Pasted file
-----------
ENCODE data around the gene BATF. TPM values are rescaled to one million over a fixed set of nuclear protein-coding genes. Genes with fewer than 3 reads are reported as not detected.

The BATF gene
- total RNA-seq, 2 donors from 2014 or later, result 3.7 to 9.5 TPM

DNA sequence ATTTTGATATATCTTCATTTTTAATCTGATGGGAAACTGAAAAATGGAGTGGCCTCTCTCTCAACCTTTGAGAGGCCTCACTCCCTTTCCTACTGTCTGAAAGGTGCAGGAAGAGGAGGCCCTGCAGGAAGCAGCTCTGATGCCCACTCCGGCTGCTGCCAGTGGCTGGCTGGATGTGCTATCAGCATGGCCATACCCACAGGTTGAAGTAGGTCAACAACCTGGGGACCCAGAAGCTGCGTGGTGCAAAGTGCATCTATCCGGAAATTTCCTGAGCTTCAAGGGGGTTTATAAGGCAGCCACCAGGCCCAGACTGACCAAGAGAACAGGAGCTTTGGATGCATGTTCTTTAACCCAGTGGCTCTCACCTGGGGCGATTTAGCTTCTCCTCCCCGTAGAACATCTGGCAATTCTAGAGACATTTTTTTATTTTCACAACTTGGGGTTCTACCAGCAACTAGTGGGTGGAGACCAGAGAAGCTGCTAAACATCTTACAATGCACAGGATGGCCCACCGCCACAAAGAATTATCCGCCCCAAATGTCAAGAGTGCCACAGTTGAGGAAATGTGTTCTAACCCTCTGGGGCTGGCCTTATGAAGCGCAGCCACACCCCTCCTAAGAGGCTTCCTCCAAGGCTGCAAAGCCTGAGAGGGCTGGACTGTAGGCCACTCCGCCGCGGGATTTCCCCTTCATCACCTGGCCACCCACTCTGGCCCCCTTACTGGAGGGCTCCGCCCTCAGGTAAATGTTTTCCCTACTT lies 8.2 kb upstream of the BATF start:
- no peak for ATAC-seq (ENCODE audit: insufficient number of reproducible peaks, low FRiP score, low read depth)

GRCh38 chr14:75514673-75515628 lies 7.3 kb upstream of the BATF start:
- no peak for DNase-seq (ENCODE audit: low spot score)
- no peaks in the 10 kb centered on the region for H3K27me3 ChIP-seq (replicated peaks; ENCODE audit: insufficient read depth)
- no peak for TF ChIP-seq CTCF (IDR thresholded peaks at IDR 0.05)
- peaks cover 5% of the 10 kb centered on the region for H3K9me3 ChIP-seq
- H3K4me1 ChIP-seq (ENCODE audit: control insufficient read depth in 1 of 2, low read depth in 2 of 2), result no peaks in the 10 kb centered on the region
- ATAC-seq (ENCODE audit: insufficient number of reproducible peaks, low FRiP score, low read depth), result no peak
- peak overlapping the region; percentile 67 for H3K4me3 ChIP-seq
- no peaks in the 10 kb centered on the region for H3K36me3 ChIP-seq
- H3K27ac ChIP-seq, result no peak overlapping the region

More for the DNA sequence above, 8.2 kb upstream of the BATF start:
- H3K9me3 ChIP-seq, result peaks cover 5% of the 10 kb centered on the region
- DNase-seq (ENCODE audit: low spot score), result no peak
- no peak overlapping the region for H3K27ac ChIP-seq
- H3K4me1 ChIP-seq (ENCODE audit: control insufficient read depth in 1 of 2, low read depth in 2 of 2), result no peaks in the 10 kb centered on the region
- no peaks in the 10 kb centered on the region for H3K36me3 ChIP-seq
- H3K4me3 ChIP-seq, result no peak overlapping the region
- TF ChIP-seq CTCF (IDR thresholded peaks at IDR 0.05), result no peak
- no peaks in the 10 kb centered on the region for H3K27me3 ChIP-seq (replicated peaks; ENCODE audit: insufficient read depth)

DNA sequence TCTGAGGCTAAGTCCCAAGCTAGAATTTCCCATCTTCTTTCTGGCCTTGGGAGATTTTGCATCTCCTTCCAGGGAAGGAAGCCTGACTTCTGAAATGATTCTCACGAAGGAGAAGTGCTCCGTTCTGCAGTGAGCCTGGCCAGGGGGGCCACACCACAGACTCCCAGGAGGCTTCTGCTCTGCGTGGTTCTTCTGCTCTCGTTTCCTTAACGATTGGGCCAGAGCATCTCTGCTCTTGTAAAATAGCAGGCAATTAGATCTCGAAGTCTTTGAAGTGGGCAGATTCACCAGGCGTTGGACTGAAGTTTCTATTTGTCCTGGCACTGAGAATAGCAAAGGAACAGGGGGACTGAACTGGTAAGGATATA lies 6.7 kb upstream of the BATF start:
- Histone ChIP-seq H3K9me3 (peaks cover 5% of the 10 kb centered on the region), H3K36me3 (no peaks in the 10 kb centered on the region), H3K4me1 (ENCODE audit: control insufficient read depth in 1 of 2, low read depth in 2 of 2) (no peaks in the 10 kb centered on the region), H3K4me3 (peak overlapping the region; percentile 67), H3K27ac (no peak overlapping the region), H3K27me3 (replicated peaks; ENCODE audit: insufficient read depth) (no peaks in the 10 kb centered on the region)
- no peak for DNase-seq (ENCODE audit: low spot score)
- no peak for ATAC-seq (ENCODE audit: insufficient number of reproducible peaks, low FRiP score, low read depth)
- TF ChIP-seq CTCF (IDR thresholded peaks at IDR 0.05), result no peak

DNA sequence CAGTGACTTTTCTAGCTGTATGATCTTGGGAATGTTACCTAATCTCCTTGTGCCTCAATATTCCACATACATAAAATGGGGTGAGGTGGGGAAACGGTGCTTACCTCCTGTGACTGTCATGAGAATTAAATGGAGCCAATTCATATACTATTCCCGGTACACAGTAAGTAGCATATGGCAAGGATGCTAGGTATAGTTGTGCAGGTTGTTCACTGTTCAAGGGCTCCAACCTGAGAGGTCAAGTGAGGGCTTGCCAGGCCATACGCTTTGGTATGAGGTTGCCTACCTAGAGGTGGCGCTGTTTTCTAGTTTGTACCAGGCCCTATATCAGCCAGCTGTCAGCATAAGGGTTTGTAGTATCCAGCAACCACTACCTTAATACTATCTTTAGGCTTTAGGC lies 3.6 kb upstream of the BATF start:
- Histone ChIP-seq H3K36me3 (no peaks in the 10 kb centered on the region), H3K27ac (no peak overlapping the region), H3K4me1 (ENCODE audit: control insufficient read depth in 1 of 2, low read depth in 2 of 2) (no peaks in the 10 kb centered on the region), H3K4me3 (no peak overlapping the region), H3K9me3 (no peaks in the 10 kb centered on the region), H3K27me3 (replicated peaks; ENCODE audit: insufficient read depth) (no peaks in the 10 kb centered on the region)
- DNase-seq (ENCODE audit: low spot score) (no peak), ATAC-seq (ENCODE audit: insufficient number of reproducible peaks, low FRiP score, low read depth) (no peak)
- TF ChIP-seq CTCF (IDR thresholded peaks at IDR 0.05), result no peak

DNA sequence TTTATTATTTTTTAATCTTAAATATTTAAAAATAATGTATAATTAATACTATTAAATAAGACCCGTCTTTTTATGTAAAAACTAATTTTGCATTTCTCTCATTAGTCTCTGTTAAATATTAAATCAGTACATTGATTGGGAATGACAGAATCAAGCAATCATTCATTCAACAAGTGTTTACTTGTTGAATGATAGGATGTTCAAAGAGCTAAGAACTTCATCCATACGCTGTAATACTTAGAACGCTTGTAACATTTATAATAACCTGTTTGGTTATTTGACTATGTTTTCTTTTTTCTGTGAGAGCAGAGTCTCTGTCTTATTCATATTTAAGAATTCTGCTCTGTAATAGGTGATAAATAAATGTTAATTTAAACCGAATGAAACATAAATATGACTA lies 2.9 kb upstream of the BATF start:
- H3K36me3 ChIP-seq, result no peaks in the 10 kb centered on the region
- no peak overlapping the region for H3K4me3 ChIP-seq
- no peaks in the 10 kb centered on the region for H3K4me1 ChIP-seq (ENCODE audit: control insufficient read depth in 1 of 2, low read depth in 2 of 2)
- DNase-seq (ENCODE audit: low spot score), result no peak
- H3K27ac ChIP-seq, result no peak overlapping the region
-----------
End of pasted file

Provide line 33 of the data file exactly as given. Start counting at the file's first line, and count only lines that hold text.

- TF ChIP-seq CTCF (IDR thresholded peaks at IDR 0.05), result no peak